This classic musical tale centers on the topsy-turvy West Coast trip of an aspiring singer-saxophonist (Dick Powell) who seizes upon a golden opportunity and unwittingly lands himself in the middle of a backstage controversy involving a Hollywood starlet. Directed by the great Busby Berkeley, the energetic comedy is perhaps best known for the toe-tapping performances by Benny Goodman and his legendary swing band.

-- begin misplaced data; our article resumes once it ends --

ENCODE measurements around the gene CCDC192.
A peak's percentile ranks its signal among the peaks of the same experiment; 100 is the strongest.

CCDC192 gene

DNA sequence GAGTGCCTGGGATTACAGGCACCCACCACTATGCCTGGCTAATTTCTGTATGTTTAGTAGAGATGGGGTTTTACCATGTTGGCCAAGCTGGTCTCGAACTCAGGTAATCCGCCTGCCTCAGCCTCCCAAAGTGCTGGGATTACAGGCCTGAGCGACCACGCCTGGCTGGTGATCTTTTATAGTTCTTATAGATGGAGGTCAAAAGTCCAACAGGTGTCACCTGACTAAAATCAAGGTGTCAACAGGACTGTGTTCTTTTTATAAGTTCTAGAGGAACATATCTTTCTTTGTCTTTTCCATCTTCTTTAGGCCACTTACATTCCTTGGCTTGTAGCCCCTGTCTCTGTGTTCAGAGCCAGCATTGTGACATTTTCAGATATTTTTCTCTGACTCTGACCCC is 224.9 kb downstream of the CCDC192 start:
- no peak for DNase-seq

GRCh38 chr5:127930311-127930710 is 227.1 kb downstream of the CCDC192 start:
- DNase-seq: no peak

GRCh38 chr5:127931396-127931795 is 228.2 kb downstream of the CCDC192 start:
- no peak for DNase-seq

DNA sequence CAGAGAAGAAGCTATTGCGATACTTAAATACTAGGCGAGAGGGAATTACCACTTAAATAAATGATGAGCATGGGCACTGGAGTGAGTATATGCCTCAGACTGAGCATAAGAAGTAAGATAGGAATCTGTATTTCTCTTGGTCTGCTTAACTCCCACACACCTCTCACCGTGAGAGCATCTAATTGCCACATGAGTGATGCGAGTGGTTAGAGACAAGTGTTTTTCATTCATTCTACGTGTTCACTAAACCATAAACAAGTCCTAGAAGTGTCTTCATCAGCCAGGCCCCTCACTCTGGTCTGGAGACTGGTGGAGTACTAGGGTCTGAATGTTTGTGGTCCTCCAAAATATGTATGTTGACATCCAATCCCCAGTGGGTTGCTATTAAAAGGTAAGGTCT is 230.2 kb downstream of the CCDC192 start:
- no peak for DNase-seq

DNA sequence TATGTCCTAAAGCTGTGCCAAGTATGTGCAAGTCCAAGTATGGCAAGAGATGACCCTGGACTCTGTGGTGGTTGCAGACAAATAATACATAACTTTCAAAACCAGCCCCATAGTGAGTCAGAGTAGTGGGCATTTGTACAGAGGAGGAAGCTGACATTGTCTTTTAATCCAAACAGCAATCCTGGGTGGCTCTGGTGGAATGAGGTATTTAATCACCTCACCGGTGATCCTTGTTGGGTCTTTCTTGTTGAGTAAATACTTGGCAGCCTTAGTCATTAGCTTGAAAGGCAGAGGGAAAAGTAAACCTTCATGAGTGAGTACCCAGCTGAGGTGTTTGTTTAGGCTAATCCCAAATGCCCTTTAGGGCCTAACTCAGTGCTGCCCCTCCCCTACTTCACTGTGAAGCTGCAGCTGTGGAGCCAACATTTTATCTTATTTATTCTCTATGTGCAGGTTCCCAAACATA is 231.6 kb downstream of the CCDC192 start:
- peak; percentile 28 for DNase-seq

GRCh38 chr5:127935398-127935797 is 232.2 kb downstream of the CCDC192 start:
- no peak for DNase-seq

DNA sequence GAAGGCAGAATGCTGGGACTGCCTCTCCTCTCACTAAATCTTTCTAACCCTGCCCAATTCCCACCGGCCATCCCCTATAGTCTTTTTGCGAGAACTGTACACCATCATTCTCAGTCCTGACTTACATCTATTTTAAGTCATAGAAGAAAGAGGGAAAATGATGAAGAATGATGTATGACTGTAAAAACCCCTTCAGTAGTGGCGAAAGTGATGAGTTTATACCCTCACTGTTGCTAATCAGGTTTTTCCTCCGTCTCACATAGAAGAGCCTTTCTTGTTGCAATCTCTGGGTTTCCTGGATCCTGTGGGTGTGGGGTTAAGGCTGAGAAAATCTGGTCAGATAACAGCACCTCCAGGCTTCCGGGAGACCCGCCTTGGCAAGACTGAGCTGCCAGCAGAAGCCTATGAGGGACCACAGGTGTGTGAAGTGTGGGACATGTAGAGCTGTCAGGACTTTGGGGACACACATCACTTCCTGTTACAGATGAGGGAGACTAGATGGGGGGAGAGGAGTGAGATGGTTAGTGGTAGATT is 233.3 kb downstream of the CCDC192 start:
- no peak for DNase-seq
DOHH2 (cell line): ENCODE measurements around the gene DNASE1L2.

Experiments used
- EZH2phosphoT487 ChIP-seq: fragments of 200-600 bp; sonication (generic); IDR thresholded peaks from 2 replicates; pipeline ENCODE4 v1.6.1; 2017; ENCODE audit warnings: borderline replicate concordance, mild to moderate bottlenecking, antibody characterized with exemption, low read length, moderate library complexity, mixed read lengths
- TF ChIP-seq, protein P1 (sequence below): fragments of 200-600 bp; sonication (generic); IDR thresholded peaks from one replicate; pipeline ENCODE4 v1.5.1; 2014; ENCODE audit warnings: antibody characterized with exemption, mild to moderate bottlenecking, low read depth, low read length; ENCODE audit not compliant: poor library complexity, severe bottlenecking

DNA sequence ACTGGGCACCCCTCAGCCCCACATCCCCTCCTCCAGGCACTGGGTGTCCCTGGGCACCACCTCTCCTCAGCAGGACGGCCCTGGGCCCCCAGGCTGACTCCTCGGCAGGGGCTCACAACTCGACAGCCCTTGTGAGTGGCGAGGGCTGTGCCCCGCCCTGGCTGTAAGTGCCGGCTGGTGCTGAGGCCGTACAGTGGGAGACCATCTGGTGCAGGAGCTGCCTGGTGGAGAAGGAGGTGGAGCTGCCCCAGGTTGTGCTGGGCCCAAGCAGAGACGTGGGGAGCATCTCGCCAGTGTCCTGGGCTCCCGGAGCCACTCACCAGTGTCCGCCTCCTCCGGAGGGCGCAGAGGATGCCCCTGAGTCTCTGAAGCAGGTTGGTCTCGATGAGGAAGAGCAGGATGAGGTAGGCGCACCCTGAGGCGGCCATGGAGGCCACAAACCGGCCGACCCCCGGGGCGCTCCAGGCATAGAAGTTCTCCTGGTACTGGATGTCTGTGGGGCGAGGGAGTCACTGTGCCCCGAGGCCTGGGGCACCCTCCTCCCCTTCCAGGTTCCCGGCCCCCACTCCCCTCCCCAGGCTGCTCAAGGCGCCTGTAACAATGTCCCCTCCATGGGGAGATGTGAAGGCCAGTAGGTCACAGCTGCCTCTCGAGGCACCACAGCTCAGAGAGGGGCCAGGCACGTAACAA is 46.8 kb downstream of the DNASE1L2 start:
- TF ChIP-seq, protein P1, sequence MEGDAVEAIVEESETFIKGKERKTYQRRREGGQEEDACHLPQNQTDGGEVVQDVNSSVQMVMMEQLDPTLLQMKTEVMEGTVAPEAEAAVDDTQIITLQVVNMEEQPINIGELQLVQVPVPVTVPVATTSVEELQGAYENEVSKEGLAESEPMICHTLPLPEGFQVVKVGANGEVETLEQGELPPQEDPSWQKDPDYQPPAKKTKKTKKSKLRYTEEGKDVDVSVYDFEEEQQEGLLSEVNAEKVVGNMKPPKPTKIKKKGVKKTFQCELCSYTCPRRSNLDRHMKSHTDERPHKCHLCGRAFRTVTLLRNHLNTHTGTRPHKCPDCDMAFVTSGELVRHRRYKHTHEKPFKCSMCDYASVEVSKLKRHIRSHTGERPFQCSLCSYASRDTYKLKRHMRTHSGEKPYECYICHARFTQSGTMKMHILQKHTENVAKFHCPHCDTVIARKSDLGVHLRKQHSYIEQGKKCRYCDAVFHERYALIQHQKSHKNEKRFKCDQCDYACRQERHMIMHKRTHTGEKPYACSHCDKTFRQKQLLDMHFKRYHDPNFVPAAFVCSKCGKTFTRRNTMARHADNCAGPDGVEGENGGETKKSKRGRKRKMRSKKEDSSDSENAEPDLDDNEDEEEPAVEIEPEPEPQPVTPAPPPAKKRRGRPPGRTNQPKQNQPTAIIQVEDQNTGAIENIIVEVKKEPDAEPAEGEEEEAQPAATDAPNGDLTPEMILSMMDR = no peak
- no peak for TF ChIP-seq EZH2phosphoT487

American director/choreographer Busby Berkeley made his stage debut at five, acting in the company of his performing family. During World War I, Berkeley served as a field artillery lieutenant, where he learned the intricacies of drilling and disciplining large groups of people. During the 1920s, Berkeley was a dance director for nearly two dozen Broadway musicals, including such hits as A Connecticut Yankee. As a choreographer, Berkeley was less concerned with the terpsichorean skill of his chorus girls as he was with their ability to form themselves into attractive geometric patterns. His musical numbers were among the largest and best-regimented on Broadway. The only way they’d get any larger was if Berkeley moved to films, which he did the moment films learned to talk. His earliest movie gigs were on Sam Goldwyn’s Eddie Cantor musicals, where he began developing such techniques as “individualizing” each chorus girl with a loving close-up, and moving his dancers all over the stage… read more